20 Health Effects Acute - intense crystalline silica exposure Accelerated - more intense exposure over 5 to 15 years Chronic - 20 to 45 years prolonged exposure to crystalline silica

21 Common Hazard Abrasive blasting Paint removal Renovation & demolition Road repair

22 Exposure Controls Substitution Coal slag (black beauty) Steel grit Aluminum oxide Wild stuff (frozen CO 2, walnut shells, baking soda

23 Exposure Controls Wet Methods Water suppression of dust Very effective method May be less efficient Requires supply of water and clean up Power tools with HEPA exhaust

24 Silica Case Example 39 year old sandblaster diagnosed with silicosis and tuberculosis after 22 years of abrasive blasting – shortness of breath – wheezing – chest discomfort – lung tissue samples - extensive fibrosis (silicosis)

25 Silica Case Example 49 year old man diagnosed with silicosis, emphysema, and asthma after 21 years of work as a tile installer where he was exposed to dust from cutting, drilling, and working with grout. He was a nonsmoker

26 Cadmium 29 CFR Blue-white metal Grayish-white powder Found in lead, copper, and zinc sulfide ores Compounds – highly colored from brown to yellow and red

27 Uses – electrode component in alkaline batteries – stabilizer in plastics – paints Cadmium 29 CFR

28 Short term exposure – irritation of upper respiratory tract – constriction of the throat – metallic taste – cough – flu-like symptoms Cadmium 29 CFR

29 Long term exposure – kidney damage – lung cancer – prostate cancer Cadmium 29 CFR

30 ScopeScope All occupational exposure to cadmium compounds – in all construction work construction alteration repair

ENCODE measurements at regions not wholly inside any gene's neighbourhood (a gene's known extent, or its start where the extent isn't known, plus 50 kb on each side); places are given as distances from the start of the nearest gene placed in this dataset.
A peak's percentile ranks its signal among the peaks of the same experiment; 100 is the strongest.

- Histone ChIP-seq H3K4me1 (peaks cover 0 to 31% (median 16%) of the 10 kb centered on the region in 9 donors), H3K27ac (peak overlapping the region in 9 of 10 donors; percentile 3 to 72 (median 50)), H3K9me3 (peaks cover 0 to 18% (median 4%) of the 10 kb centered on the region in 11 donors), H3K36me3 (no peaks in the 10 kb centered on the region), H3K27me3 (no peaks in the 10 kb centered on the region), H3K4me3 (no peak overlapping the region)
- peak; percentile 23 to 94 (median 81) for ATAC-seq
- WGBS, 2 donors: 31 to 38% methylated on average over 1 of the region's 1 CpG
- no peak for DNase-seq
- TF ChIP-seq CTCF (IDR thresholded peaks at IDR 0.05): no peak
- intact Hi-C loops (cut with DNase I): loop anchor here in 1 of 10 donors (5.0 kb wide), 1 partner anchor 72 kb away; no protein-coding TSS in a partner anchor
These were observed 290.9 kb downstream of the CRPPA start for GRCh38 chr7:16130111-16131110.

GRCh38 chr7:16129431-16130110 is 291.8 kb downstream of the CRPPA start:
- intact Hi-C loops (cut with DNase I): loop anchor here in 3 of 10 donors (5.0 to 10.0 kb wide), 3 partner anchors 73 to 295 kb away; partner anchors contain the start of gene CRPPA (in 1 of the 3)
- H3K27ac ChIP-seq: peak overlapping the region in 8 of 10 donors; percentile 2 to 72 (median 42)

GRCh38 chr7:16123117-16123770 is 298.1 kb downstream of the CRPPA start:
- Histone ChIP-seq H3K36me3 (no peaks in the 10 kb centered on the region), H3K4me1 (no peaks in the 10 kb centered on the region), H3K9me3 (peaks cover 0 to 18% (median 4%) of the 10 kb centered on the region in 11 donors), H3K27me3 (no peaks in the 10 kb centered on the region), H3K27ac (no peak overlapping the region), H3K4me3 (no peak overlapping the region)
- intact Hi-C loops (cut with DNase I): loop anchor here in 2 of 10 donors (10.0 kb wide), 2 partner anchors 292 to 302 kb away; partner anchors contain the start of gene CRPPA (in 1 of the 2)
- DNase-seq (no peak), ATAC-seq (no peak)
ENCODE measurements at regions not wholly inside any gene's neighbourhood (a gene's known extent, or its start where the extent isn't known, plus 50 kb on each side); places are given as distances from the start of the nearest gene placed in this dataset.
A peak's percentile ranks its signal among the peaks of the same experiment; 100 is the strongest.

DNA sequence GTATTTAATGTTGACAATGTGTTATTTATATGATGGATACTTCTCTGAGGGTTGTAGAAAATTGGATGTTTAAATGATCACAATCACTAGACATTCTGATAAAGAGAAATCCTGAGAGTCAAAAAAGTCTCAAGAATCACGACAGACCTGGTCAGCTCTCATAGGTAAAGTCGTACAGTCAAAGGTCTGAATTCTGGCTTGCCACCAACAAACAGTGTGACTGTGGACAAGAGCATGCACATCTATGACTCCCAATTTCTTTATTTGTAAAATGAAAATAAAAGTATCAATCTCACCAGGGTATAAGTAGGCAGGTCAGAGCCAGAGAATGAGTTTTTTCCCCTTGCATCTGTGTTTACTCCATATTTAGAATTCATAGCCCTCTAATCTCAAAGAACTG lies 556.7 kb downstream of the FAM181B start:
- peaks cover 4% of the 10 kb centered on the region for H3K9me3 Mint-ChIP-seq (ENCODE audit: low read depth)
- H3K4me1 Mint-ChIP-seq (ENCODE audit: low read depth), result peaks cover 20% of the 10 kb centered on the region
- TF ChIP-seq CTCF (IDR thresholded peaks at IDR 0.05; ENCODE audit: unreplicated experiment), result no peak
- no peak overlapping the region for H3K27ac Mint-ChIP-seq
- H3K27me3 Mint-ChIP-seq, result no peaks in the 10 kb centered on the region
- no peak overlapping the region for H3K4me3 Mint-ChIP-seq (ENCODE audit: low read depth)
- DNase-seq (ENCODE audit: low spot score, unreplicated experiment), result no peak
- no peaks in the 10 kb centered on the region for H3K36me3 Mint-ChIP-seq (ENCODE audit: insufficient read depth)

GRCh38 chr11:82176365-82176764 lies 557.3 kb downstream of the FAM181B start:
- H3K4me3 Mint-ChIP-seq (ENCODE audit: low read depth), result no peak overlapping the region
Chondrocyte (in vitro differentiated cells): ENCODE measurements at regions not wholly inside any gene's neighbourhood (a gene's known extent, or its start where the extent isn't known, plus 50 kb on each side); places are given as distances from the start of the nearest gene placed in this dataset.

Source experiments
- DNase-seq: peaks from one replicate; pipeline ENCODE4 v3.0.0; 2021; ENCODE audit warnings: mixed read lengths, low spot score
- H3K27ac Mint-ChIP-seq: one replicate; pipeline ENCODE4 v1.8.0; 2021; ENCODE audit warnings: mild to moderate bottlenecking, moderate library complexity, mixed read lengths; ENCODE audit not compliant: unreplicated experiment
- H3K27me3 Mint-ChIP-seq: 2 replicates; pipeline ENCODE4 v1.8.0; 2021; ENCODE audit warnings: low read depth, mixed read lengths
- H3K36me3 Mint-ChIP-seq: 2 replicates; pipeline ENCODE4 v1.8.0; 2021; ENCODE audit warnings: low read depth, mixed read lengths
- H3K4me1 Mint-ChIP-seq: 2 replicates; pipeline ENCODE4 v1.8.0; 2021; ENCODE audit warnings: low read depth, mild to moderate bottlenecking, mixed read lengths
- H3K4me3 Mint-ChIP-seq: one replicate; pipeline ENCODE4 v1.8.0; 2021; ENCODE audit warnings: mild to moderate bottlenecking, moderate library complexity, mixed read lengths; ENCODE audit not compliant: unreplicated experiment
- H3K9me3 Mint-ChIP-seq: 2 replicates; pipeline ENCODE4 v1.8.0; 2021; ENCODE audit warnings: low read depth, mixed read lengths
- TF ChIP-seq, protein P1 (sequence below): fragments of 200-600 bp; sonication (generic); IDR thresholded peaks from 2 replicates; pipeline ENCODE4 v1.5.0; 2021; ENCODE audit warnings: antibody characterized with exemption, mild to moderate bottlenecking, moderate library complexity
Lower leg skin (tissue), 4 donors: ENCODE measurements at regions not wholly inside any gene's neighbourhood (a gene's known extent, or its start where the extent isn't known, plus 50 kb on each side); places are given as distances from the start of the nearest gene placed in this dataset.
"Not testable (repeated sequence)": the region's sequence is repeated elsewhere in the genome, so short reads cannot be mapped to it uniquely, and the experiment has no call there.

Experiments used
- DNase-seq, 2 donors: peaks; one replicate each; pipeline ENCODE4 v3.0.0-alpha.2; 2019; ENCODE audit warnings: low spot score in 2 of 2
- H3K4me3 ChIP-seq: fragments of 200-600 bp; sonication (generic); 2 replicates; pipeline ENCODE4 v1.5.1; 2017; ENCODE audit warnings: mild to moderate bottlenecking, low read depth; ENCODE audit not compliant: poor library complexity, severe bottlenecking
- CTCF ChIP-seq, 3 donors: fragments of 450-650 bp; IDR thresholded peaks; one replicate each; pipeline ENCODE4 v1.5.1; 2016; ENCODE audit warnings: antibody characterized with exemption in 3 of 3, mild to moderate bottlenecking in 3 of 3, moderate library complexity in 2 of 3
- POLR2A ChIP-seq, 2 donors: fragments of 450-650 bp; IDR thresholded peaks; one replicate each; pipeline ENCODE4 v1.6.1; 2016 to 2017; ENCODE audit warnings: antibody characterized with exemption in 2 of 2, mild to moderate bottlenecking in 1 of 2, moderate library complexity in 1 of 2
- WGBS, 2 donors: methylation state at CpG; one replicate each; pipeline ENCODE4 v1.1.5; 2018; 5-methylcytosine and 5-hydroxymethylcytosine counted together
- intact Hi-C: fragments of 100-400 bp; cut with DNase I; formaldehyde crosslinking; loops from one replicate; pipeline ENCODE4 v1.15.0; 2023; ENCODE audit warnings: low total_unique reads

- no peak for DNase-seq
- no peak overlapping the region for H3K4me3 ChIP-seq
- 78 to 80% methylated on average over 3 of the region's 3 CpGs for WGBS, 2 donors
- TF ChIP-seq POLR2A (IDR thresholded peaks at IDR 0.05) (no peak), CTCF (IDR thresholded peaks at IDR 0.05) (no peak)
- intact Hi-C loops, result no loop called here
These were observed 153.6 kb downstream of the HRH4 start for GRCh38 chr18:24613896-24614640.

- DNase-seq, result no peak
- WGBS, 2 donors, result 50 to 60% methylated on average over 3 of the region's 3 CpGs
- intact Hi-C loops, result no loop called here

31 Covered Activities Wrecking Demolition Salvage Use of cadmium containing paints Cutting, brazing, burning, grinding or welding Electrical grounding w/cadmium Installation of cadmium products Emergencies Transportation, disposal, and storage

32 DefinitionsDefinitions Action level (AL) – 2.5 g/m 3 Competent person (29 CFR ) – determines presence of cadmium – regulated areas – access – PPE – training

33 Permissible Exposure Limit PEL = 5 g/m 3

34 Exposure Monitoring Prior to performance Exposure at or above the AL – relevant plans – reports – MSDSs – other records Frequency Additional monitoring ?

35 Initial Monitoring As soon as practicable Higher concentrations – monitor while conducting task Objective data Documentation – > 5 g/m 3 – < 5 g/m 3

36 Prohibited Activities Eating Drinking Smoking Chew tobacco Apply cosmetics OR carry such products into regulated areas

37 Methods of Compliance Intermittent exposure Exposure < 30 days per year Engineering and work practice controls are not feasible – reduce exposure to lowest level – PPE

38 Methods of Compliance Employee Rotation

39 Compliance Program Exposure > PEL Written program Review and update as necessary

40 Other Requirements Hygiene areas and practices Housekeeping Medical Surveillance – 30 or more days > action level – Communicating hazards – Recordkeeping

41 Lead in Construction Standard 29 CFR SCOPE AND APPLICATION – Applies to all construction work where an employee may be occupationally exposed to lead. – Excludes construction work covered in the general industry standard.

42 Lead in Construction Standard Applies to: – Demolition – Removal and Encapsulation – New construction, alteration, repair, or renovation – Installation of products containing lead – Lead contamination/ emergency cleanup – Transportation, disposal, storage – Maintenance operations associated with construction

43 Selected Definitions LEAD – Metallic lead – All inorganic lead compounds – Organic lead soaps ~ Excludes organic lead compounds. ~

44 Selected Definitions COMPETENT PERSON ACTION LEVEL (AL) – 30 g/m 3 PERMISSIBLE EXPOSURE LIMIT (PEL) – 50 g/m 3